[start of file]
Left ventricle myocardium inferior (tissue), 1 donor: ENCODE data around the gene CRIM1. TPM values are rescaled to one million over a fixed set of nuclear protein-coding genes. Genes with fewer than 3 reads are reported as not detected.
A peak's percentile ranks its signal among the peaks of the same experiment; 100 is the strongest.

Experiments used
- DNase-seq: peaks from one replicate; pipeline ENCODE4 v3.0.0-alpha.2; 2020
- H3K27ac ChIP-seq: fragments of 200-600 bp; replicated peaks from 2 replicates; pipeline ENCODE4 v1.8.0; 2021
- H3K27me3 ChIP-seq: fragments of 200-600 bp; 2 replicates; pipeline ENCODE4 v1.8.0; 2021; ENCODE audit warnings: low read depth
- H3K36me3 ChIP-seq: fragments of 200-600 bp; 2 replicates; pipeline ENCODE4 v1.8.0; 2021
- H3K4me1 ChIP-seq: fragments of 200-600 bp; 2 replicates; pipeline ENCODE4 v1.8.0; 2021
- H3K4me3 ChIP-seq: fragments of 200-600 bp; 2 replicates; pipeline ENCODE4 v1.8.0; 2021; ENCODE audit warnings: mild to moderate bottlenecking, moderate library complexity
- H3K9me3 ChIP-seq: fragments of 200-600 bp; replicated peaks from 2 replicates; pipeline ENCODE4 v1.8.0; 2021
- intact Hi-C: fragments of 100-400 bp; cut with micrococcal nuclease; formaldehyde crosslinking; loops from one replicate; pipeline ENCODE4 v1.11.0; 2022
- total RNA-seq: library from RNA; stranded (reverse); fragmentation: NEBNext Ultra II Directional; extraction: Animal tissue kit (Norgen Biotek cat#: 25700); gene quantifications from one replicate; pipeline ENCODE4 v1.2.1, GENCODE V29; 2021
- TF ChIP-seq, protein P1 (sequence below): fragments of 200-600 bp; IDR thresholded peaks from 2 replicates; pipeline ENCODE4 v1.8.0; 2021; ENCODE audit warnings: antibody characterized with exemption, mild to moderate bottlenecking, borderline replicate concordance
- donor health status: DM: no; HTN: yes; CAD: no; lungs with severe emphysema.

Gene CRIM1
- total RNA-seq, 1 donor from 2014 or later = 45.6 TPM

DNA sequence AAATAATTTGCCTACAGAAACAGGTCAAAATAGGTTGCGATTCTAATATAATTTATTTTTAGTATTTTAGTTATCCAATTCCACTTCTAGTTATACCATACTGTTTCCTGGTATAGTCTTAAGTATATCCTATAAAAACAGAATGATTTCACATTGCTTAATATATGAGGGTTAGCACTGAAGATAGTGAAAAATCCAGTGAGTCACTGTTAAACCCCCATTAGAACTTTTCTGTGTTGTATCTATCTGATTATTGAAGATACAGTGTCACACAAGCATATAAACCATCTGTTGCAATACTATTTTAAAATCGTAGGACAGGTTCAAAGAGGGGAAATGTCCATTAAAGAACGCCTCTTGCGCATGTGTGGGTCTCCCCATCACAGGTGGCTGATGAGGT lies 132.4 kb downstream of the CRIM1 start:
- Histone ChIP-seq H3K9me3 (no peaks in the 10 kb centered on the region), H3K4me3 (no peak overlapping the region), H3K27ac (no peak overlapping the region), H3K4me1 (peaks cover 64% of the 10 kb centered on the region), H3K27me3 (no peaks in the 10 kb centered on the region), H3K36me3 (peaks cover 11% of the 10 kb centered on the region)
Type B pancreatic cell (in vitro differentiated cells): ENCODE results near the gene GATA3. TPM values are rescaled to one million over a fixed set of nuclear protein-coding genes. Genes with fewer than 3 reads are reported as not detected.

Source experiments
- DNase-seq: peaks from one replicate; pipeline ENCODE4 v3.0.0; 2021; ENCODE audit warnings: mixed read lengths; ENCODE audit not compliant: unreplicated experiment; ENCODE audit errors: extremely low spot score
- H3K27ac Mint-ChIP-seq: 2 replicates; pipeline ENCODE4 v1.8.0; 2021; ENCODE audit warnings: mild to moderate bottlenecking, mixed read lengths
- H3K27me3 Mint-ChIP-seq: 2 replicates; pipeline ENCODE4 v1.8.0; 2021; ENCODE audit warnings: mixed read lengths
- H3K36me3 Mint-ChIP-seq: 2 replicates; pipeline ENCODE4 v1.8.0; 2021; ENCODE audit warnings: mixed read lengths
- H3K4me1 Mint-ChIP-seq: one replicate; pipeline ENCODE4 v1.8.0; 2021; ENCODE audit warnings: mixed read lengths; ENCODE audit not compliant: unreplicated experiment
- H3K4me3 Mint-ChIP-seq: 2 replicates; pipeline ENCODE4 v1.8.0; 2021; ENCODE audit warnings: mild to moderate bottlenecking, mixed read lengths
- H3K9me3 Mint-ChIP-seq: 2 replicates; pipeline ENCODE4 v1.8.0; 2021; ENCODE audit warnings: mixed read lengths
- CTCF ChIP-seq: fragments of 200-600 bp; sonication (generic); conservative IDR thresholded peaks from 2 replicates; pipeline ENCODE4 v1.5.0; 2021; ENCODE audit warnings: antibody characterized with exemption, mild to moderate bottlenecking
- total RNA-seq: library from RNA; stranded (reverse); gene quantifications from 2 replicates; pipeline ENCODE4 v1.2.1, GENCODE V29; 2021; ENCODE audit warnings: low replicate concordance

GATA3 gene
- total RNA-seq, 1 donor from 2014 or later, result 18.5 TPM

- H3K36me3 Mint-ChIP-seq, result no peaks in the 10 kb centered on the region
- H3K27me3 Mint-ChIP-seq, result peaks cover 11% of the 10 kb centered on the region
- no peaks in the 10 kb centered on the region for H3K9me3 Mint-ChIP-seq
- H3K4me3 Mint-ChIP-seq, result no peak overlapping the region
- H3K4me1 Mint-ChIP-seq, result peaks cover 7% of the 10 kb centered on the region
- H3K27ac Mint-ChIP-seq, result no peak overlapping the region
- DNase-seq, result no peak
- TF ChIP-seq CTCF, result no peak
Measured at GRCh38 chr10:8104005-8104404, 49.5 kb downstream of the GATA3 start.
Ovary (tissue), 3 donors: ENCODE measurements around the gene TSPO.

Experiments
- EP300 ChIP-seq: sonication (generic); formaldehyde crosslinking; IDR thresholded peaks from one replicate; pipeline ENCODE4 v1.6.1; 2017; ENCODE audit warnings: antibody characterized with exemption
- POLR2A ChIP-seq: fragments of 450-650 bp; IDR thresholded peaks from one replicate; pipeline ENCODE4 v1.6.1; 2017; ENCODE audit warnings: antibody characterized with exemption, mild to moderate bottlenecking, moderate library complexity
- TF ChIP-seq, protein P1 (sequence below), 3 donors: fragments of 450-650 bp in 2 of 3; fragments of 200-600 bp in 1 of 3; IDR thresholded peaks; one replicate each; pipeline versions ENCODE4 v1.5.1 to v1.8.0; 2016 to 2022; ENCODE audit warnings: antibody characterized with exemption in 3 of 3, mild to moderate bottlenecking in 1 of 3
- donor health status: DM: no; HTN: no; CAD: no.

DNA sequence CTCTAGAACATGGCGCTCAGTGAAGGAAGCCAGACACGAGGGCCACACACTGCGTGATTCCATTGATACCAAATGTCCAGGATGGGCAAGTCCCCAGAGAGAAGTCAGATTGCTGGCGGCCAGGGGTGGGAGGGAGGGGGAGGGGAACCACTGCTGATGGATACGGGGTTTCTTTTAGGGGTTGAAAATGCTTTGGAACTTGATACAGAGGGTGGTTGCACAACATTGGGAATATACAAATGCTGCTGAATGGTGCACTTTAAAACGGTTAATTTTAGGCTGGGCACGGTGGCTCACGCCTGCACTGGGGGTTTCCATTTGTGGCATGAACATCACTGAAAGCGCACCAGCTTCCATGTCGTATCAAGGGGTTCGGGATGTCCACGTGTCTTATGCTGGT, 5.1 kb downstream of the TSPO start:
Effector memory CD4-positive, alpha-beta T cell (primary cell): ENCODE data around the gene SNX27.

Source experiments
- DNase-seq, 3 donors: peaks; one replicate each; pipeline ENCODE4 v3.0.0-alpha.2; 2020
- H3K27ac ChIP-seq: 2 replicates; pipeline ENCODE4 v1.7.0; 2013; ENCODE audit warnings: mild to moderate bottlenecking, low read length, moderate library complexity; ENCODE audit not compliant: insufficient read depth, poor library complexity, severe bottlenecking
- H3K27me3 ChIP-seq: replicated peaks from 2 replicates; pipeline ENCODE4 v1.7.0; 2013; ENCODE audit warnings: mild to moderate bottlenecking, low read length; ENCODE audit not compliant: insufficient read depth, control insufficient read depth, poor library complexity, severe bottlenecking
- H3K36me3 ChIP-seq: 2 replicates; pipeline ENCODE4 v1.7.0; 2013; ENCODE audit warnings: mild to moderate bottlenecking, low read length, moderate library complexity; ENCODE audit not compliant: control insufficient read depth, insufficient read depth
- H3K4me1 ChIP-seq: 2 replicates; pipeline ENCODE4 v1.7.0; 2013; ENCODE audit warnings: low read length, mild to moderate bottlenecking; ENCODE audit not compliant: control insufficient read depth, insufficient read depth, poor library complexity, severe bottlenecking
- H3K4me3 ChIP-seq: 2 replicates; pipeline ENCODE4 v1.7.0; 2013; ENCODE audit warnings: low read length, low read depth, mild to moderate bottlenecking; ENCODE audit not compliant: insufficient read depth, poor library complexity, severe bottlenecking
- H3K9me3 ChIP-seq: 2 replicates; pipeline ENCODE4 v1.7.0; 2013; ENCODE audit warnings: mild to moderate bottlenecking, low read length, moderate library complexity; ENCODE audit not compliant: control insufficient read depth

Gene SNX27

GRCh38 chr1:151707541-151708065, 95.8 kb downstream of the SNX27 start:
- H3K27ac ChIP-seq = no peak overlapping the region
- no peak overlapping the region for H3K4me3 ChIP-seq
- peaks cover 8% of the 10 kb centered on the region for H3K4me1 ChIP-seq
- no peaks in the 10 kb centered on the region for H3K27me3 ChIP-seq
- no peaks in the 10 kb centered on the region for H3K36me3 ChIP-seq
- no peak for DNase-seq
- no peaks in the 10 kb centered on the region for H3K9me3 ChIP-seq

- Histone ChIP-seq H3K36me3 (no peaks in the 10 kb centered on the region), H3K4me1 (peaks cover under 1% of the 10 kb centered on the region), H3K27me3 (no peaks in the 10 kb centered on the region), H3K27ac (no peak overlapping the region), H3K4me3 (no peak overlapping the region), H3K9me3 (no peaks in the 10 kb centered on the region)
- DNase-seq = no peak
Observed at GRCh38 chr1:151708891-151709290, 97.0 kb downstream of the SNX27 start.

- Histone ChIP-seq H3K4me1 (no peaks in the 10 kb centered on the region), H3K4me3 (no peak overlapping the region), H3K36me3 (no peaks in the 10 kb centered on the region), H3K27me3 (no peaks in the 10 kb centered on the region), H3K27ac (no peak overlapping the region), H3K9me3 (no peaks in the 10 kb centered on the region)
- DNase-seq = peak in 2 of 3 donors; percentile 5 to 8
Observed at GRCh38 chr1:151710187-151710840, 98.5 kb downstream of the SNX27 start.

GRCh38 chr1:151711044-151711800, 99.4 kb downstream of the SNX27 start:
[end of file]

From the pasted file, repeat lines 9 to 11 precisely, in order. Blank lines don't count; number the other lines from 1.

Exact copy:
- H3K4me3 ChIP-seq: fragments of 200-600 bp; 2 replicates; pipeline ENCODE4 v1.8.0; 2021; ENCODE audit warnings: mild to moderate bottlenecking, moderate library complexity
- H3K9me3 ChIP-seq: fragments of 200-600 bp; replicated peaks from 2 replicates; pipeline ENCODE4 v1.8.0; 2021
- intact Hi-C: fragments of 100-400 bp; cut with micrococcal nuclease; formaldehyde crosslinking; loops from one replicate; pipeline ENCODE4 v1.11.0; 2022